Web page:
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Preparing for Persecution in Indonesia

Jerry Dykstra


Share This article -- SANTA ANA, CA (ANS) -- In the heart of Indonesia, the worlds most populous Muslim country, and a few miles from a training camp of the Muslim extremist fighting force, Laskar Jihad, Open Doors recently held its third Preparing for Persecution seminar of 2003 in Madiun, East Java. More than 150 pastors attended the gathering, which was advertised by word-of-mouth only with less than two weeks notice.

The seminar has been very beneficial for equipping us pastors to face suffering. In Indonesia we feel that more and more pressure will come in the future, said Pastor Nathan Sandjaja. Thirty percent of his 1,500-member church in Madiun is composed of Christians from a Muslim background. Before the seminar, we were a bit afraid, but afterwards we are more bold, and more prepared to see God work no matter what may come.

Entitled Standing Strong Through the Storm, the seminar is a ministry of Open Doors specifically designed to prepare churches for persecution. Taught by Open Doors co-workers, it shares the lessons of the Persecuted Church worldwide, giving a solid biblical perspective on persecution, practical advice on how to avoid unnecessary persecution and instruction on how to fight persecution when it happens. The material also contains inspirational examples of how many churches grow even in the midst of severe persecution. Nine more seminars are planned throughout Indonesia in 2003.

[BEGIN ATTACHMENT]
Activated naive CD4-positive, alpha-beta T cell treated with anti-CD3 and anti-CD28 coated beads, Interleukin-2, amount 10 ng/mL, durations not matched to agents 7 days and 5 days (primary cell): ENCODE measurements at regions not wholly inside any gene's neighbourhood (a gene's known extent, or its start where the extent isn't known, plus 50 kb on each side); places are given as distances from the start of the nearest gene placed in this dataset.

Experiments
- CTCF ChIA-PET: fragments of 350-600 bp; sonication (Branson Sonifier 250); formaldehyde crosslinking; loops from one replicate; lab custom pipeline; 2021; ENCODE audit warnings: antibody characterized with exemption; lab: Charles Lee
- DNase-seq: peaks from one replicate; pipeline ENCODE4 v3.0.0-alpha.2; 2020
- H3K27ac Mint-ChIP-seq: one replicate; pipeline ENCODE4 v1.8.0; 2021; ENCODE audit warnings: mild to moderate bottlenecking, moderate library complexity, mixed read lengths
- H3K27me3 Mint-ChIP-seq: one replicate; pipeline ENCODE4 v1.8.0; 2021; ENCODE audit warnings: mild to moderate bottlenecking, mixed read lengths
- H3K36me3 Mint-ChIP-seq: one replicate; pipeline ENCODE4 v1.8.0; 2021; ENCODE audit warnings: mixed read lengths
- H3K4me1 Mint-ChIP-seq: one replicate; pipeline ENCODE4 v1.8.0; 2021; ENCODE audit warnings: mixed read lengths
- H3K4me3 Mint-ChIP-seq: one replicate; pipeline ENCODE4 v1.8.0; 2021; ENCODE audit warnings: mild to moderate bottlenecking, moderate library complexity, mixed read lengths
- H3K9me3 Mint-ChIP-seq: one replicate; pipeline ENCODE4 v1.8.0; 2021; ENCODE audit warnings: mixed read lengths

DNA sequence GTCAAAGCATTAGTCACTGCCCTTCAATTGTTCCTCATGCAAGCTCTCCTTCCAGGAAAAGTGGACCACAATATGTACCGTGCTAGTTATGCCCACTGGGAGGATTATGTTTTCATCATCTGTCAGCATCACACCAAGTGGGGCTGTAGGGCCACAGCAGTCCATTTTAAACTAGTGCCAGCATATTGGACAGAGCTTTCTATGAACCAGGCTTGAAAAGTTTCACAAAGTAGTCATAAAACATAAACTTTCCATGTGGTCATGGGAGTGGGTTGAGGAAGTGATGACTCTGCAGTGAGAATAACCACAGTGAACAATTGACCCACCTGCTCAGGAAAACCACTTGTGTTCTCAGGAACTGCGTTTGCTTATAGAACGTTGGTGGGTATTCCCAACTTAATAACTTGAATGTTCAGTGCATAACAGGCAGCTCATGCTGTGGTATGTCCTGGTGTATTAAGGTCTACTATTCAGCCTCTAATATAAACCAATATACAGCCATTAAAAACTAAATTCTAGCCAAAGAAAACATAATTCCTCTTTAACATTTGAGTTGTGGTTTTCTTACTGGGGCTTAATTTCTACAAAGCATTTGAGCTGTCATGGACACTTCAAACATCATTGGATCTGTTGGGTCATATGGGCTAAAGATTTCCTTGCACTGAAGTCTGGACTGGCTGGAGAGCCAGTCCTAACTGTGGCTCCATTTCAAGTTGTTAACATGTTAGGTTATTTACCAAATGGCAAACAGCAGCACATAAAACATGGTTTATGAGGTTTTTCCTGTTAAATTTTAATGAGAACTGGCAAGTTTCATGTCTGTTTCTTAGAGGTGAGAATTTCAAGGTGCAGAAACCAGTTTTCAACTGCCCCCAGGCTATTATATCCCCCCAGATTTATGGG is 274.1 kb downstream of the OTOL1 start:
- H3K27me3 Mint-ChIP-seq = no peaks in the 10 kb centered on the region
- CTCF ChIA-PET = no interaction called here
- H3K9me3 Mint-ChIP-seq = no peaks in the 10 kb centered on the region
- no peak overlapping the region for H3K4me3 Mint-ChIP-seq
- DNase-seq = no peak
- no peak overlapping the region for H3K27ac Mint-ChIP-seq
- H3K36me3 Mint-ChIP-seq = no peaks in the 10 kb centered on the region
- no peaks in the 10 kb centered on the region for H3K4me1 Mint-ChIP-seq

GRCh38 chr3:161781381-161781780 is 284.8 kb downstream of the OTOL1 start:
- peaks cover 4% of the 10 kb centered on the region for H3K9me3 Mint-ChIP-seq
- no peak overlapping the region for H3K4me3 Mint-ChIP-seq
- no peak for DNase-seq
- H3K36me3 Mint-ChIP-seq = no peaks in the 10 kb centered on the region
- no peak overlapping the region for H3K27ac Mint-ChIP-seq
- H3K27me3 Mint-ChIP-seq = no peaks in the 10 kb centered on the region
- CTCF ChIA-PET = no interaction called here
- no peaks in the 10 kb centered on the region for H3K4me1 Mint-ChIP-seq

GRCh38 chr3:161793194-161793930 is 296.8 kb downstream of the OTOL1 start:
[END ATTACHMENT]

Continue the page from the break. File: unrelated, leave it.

Jerry Kitchel, Director of Development & Communications at Open Doors USA, states: "Nearly 50 years experience in ministry with the Persecuted Church has given Open Doors a unique perspective on what it means for Christians to face and live under religious persecution. Our Standing Strong Through the Storm seminars share the experiences of others who have undergone similar conditions, and have survived. The Bible has much to say about suffering. Biblical principles combined with real-life stories of contemporary believers bring a great deal of encouragement to Christians facing persecution for the first time.